Star Wars: The Last Jedi – music by John Williams

Star Wars: The Last JediStar Wars fandom may never be a cohesive whole again once the post-original-trilogy trilogy wraps up. The Force Awakens was knowingly derivative – on purpose, so we’re told in hindsight – to bring a new, younger audience into the familiar story beats of a Star Wars movie, while The Last Jedi‘s iconoclastic approach to the story’s remaining original trilogy characters seemed to split Star Wars fandom down the middle. The one unchanging constant in this whirlwind, however, has been John Williams, the architect of the orchestral Star Wars sound.

The soundtrack from The Last Jedi, appropriately for the middle chapter of a trilogy, leans heavily on themes already established. Themes for Rey, Kylo Ren/the First Order, and Poe/the Resistance are holdovers from The Force Awakens, with Rey’s theme given a great deal of development here. From the original trilogy, the Force theme (also frequently associated with Obi-Wan Kenobi) gets plenty of play here, as does a theme for another Jedi Master long past. The TIE Fighter battle theme is back as the Millennium Falcon shakes off its pursuers on Crait, with maybe two seconds of whimsy dropped in for Chewie’s new Porg sidekick. (Not heard on the album: the re-use of the Emperor’s theme for Snoke – perhaps a tacitly tuneful admission that the two were nearly interchangeable?) Luke and Leia’s reunion gets a somber, low-key treatment of their theme from Return Of The Jedi, tagged out by a short reference to Han and Leia’s love theme before Luke strides into battle against Kylo Ren.

Virtually the only truly new theme here is reserved for Finn’s winsome new partner, Rose (though that description should, perhaps, be the other way around). This leaves the movie’s major action setpieces for the majority of “new” material – percussive, raging battle music for Rey and Ren’s fight against Snoke’s guards, Finn’s final fight with Phasma, and naturally Luke’s climcactic duel with Kylo Ren. “The Battle Of Crait” rolls out a low, threatening motif for the oncoming First Order forces, as well as a choral interlude for Finn’s futile attempt to sacrifice himself for the Rebel cause.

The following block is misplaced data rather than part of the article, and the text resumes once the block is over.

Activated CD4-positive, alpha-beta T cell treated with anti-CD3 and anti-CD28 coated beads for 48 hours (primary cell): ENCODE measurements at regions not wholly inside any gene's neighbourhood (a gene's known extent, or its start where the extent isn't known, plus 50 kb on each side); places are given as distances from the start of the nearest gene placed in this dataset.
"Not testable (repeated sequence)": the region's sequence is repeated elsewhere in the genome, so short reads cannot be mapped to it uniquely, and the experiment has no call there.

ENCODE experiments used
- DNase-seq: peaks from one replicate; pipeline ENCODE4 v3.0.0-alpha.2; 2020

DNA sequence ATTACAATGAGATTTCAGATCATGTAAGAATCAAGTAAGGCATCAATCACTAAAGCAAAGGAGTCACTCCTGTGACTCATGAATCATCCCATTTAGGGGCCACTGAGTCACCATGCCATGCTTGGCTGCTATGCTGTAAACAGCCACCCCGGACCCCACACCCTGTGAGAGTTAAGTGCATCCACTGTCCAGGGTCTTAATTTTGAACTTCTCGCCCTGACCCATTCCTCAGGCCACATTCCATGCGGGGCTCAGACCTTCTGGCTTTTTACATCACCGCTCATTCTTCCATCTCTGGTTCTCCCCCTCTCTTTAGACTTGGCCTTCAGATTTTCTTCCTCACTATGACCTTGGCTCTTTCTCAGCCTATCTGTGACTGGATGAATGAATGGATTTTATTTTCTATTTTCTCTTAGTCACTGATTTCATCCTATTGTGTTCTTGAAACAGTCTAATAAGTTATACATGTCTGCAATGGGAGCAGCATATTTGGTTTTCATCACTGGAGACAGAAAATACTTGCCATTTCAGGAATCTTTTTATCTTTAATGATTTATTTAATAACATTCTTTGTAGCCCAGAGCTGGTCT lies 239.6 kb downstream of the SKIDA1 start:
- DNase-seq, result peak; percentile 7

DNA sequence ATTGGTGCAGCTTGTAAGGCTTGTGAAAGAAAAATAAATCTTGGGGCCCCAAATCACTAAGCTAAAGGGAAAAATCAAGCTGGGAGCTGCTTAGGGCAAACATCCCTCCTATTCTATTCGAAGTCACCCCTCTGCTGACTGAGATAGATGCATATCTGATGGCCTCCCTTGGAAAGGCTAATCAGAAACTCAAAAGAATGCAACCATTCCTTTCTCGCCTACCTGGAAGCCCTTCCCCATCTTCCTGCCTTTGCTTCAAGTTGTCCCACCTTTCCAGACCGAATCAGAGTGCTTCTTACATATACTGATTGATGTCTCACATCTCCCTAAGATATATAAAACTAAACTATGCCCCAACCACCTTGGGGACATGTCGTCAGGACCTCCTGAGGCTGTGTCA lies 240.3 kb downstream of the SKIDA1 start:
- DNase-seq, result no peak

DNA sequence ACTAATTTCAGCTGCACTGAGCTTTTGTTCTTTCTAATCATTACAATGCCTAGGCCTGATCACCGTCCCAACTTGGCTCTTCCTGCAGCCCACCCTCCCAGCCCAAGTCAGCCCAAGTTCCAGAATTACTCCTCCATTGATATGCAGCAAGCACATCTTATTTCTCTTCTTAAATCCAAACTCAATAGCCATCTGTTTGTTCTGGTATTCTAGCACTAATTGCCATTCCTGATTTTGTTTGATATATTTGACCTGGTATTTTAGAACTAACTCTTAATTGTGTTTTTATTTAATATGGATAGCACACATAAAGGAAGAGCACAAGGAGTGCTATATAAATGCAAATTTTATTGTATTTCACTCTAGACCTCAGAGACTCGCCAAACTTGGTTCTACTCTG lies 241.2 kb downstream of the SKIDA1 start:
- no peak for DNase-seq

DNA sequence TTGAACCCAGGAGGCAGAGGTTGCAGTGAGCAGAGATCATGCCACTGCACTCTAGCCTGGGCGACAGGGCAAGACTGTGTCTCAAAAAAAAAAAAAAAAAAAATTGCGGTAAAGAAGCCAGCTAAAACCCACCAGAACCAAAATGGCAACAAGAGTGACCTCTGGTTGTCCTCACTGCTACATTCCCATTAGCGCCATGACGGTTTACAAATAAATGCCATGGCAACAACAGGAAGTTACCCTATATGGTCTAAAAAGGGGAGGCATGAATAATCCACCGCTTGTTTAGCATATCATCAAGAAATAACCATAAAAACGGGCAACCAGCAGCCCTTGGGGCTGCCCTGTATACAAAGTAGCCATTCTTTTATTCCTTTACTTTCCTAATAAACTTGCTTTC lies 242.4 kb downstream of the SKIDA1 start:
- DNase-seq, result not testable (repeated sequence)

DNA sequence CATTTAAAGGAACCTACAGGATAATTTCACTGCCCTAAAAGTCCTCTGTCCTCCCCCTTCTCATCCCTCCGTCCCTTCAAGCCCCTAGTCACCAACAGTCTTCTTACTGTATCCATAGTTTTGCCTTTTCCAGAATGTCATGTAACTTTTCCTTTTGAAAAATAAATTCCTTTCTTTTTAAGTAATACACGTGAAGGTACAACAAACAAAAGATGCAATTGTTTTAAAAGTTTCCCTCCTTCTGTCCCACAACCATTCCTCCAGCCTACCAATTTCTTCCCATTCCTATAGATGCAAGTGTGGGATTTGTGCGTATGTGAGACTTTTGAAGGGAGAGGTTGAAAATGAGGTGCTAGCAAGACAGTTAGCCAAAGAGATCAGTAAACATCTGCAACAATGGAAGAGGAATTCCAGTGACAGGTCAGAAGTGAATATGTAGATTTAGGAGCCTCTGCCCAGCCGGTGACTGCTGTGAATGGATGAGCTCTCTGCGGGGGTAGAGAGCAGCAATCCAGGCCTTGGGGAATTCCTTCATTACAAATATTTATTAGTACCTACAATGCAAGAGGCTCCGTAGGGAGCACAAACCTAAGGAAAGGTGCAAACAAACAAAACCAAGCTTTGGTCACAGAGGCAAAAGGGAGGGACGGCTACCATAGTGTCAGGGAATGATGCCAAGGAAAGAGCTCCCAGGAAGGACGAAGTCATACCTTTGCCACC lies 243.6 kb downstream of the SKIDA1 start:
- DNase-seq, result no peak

The introduction to Canto Bight has an opulent opening (hearkening back to some of the “Coruscant” music from the prequel trilogy, which then segues into a boisterous jazz tune that sounds like it’s played by the same ensemble as the original Star Wars‘ Cantina Band music. It’s not a callback to that specific tune, but very much a delightful callback to its style. “The Fathiers”, accompanying the scenes of Finn and Rose lowering Canto Bight’s property value with large, four-legged help, is a callback of another kind – it sounds like a theme from an Indiana Jones movie slipped into the Star Wars universe.

I can handle a soundtrack falling back on old favorites more gracefully than I can handle the entire script of a movie doing so, and – spoiler alert – John Williams gives Luke Skywalker and Leia a truly epic sendoff, the 5 out of 4former with a mythic choral treatment, and the latter with her theme from Star Wars arranged for piano during the end credit tribute to the late Carrie Fisher.

With J.J. Abrams back in the driver’s seat for Episode IX, the question isn’t whether John Williams’ final Star Wars outing is worthy of the franchise. The question now becomes whether or not the movie itself will be worthy of Williams’ grand finale.

Order this CD

  1. Main Title and Escape (7:26)
  2. Ahch-To Island (4:23)